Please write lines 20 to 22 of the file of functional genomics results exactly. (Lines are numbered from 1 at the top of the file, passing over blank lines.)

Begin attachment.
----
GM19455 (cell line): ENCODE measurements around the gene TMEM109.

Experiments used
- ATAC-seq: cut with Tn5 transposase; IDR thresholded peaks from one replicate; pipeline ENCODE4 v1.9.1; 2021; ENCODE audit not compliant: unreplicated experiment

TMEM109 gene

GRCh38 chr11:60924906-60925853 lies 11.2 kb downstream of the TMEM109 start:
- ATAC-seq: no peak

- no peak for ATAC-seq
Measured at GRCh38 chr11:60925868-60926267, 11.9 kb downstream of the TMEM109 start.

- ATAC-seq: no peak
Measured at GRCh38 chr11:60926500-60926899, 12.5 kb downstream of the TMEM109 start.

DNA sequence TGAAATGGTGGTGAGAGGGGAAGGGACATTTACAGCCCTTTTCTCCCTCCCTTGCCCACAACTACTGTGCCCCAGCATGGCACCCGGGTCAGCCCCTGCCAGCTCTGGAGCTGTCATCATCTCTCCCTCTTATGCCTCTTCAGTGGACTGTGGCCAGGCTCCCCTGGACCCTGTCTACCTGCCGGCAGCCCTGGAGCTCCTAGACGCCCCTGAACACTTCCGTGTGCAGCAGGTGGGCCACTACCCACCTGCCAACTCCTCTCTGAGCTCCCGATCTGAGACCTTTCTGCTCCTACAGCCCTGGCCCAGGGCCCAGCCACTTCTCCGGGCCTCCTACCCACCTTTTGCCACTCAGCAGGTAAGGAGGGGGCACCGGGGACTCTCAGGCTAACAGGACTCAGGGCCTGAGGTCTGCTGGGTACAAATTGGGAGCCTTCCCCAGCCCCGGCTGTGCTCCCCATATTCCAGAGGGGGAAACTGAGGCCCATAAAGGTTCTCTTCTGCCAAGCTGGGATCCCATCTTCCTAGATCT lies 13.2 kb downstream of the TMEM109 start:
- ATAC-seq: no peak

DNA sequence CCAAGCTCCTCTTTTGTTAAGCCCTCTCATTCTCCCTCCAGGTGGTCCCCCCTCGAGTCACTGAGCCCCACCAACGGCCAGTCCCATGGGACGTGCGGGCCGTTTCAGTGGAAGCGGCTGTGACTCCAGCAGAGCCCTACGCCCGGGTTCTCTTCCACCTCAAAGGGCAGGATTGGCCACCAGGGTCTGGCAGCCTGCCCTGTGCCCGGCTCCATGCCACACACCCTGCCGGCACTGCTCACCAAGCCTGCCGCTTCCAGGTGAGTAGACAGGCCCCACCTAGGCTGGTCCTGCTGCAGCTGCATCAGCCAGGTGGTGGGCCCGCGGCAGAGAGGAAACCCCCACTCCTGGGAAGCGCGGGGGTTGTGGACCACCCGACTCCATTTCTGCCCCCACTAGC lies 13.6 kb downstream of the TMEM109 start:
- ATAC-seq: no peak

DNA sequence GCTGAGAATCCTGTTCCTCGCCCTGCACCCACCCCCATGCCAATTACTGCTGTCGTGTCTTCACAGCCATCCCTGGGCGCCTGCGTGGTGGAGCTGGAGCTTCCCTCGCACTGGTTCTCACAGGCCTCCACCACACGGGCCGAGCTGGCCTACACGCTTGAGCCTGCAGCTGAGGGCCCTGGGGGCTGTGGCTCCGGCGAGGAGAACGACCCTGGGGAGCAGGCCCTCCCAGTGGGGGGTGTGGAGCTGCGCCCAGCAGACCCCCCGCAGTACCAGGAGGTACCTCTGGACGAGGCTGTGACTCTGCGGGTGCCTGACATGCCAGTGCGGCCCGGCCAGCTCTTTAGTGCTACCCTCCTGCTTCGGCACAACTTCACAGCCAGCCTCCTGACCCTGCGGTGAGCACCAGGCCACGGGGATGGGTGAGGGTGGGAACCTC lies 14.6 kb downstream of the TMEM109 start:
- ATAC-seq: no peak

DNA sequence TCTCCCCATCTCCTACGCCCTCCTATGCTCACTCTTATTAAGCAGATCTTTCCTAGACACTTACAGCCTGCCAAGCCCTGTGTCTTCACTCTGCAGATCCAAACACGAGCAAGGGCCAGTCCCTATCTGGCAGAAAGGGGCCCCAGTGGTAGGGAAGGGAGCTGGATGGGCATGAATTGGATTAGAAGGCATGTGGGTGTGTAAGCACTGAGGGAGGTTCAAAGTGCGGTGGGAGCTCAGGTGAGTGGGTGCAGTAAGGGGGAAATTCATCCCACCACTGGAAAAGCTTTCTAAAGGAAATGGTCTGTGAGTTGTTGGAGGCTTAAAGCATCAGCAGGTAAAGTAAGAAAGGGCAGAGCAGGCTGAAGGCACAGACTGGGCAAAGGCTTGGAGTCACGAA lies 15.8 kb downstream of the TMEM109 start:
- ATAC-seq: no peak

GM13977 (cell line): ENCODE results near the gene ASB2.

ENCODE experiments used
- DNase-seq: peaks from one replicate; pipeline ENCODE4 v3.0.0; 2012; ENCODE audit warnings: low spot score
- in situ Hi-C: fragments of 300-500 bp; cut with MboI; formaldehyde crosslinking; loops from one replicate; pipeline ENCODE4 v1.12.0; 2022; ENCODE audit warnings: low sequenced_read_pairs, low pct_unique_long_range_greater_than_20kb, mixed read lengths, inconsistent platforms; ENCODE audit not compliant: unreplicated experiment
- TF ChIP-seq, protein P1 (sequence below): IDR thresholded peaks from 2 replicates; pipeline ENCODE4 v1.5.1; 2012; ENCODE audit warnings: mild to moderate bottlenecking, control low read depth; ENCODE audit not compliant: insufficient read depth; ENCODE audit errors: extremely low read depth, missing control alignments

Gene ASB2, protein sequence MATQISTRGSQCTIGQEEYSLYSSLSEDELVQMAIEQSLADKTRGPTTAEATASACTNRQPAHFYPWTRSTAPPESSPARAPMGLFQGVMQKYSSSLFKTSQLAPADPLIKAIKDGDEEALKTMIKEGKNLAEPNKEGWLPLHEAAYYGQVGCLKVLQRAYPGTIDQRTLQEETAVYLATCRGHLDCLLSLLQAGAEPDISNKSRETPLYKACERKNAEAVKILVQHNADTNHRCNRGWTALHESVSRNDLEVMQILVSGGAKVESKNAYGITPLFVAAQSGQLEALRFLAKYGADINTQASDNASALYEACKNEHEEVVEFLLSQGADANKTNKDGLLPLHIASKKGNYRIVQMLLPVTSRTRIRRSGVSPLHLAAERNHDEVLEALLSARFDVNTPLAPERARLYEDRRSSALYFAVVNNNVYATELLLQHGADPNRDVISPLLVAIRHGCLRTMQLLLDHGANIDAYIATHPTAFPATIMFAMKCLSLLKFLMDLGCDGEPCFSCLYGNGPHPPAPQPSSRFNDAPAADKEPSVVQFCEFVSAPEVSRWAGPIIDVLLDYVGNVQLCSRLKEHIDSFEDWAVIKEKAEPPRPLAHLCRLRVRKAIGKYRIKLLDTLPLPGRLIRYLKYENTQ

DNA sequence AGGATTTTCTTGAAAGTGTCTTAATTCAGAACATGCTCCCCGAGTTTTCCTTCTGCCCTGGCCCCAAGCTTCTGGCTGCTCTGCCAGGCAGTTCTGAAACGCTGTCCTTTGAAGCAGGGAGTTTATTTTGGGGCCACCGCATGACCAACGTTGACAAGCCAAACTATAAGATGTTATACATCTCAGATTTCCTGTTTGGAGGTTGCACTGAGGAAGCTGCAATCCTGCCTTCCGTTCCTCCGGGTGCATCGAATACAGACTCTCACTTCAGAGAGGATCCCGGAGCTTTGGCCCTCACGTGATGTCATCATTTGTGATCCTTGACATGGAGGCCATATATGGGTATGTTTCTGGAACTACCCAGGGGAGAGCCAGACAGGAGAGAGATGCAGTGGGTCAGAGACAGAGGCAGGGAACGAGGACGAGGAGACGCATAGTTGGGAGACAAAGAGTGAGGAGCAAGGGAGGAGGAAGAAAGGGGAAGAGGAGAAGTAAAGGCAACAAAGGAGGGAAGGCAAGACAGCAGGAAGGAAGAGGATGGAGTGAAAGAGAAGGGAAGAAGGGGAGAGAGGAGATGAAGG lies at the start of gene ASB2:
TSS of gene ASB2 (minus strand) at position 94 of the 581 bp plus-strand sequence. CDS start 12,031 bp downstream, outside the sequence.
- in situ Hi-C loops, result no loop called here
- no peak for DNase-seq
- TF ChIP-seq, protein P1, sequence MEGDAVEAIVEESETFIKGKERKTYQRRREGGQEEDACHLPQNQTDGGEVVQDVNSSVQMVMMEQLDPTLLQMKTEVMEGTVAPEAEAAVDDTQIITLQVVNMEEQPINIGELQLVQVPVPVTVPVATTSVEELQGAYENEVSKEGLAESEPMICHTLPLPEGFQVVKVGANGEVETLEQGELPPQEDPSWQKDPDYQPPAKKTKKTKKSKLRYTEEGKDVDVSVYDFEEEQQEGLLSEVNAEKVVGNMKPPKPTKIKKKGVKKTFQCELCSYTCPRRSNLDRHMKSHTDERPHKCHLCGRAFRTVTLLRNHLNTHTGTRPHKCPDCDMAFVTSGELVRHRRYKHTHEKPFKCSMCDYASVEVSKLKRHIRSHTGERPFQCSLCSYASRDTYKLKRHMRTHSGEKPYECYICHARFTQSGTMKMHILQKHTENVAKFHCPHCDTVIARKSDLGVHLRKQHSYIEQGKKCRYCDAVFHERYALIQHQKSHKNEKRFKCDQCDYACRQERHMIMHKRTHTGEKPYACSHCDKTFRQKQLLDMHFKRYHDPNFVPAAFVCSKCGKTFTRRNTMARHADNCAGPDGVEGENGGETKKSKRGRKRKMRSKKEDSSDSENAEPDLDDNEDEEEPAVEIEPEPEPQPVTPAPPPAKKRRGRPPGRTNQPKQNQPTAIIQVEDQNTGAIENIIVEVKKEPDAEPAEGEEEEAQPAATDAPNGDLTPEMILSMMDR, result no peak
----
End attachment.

ENCODE experiments used
- DNase-seq: peaks from one replicate; pipeline ENCODE4 v3.0.0; 2012; ENCODE audit warnings: low spot score
- in situ Hi-C: fragments of 300-500 bp; cut with MboI; formaldehyde crosslinking; loops from one replicate; pipeline ENCODE4 v1.12.0; 2022; ENCODE audit warnings: low sequenced_read_pairs, low pct_unique_long_range_greater_than_20kb, mixed read lengths, inconsistent platforms; ENCODE audit not compliant: unreplicated experiment